These options are under special features on the website's Plant Search tool.
The Special Features drop down box, supplies general location searching, such as Seaside Plantings, Enoggera catchment area, Ipswich area .... and many more.
Only one special feature can be searched at a time, however any special features are listed at the base of each plant description.
If you wish to plant into your local unmodified soil type, you can use special features to search on a few soil type options.
You can also use the Type drop down box to narrow down plant type (trees, vines, etc)
The Name drop down box allows a direct search for a specific plant.
This Nursery is not specifically a native foods plant nursery, however I find this Not for profit Community Nursery to be very accommodating for the subject of Bush Tucker/Bush Foods plants.
The Nursery's address is, 57 Paten Rd. The Gap.
Thanks Christa, I've never cut mine back. Great site!
Does anyone have any Bush Tucker Plants that I can have some cuttings of to get me started as I am seriously going to start to grow Bush Tucker Plants as I usually buy the ingredients from various places for my Aussie Cooking but I now want to grow my own.
If you do, would you mind bringing them along to one of the GV for me. I don't usually like to ask but I am making an exception this time. Thanks Everyone.
Hi Dianne, I just had a long break between yard mowings, which allowed some wombat berry vines to show themselves, I was dodging a few on the ride-on and I'll see if I can dig up one or two.
I also have a Davidson plum seedling around and I can get a cutting off the midgim berry bush.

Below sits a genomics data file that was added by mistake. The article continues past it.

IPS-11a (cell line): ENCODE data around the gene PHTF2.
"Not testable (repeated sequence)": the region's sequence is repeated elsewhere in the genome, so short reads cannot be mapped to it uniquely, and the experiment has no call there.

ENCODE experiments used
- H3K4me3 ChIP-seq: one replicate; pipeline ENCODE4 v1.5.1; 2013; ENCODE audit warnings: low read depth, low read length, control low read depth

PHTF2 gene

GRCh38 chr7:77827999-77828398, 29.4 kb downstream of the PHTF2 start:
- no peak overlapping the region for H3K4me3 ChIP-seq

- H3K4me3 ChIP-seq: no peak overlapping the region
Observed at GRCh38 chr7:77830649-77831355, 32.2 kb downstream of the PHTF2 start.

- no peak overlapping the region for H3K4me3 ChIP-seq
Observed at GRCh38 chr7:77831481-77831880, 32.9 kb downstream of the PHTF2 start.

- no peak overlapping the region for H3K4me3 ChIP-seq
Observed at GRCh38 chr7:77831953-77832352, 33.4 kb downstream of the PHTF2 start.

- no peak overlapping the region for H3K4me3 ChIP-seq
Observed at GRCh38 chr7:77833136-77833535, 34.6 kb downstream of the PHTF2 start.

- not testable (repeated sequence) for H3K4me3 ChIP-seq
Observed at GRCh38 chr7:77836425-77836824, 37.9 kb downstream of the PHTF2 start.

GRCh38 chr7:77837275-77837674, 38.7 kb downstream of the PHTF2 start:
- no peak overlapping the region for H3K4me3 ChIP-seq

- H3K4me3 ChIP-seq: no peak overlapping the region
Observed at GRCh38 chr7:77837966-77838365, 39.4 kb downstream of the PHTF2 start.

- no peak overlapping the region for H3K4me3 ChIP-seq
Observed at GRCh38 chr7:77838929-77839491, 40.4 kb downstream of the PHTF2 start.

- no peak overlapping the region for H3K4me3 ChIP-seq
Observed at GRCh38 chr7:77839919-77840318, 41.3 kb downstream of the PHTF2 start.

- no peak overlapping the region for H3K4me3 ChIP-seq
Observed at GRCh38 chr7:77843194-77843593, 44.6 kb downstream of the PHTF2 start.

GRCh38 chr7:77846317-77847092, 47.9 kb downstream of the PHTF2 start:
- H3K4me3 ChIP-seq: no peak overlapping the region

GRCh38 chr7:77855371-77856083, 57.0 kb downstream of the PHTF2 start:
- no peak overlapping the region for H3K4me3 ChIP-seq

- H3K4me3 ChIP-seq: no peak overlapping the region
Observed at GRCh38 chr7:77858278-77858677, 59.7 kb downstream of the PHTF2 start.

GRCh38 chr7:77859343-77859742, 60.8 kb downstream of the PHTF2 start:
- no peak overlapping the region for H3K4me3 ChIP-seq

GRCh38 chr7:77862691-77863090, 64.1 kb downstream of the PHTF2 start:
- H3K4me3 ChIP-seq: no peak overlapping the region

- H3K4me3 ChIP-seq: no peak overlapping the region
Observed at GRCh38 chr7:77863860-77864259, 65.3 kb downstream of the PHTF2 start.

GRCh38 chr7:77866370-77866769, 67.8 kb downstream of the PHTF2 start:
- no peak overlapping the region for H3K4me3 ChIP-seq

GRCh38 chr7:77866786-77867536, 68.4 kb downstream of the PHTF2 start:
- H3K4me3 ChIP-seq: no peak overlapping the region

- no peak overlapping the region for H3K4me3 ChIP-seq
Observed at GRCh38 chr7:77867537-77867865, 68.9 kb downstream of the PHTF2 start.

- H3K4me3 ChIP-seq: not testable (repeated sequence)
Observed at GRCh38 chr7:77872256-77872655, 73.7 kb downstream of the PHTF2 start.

Thanks Rob, That would be wonderful, I think it is about time I start growing and using more of our Native Foods, I am looking forward to learning more about what out there.
The only bush tucker I grow is Midyim and they have been a dismal failure to produce anything edible. Did you end up with some Aibika cuttings at any visits? Not exactly Australian bush tucker - more likely PNG bush tucker.
Do you think there is a secret to growing the Midyim? Yes I did manage to get an Aibika from Mudbrick, it has the common name, Queensland Greens, it is a lime green colour. I did get a cutting from yours but unfortunately they were in a garden that dried out when I was not feeling well and I lost it.
One Midyim plant I grew in sandy soil did produce some fruit. I wasn't into tucker in those days but recall the small sweet fruit; ate them as a kid too in the bush. But few as I recall. The Midyims Lissa bought for us produced nothing at all after 3 years and they've gone the compost-route.
Suspect no one is selecting a lot of these food plants for performance consequently they are not producing as well as they could be.
Easily replaced next time I see you Dianne. I see you are going to Valerie's GV - I'll bring some on the day.
Thanks Lissa, that would be great.
Dianne, did you manage to get some edible native fruits plants? One thing that I was going to try was the Exocarpos cupressiformis which is the native cherry and it grows on the roots of a long lived wattle. The native cherry had many uses in aboriginal culture. You may be able to use the wattle seeds in cooking.
My quandary is if they would grow in a wicking tub, the drainage would have to be excellent. Trying to figure out the plants that would grow quickly and would suit your cooking skills, may be the answer. What edible plants do you have at this stage.
There is another site which shows an "aboriginal plant use trail", as part of the Australian National Botanic Gardens and this is the link http://www.anbg.gov.au/gardens/visiting/exploring/aboriginal-trail/
It shows the plants that were used for different reasons and is quite informative. The drawings are black and white and it shows the areas that they grow. More for information than a place to purchase plants. Paten Park is very good and inexpensive.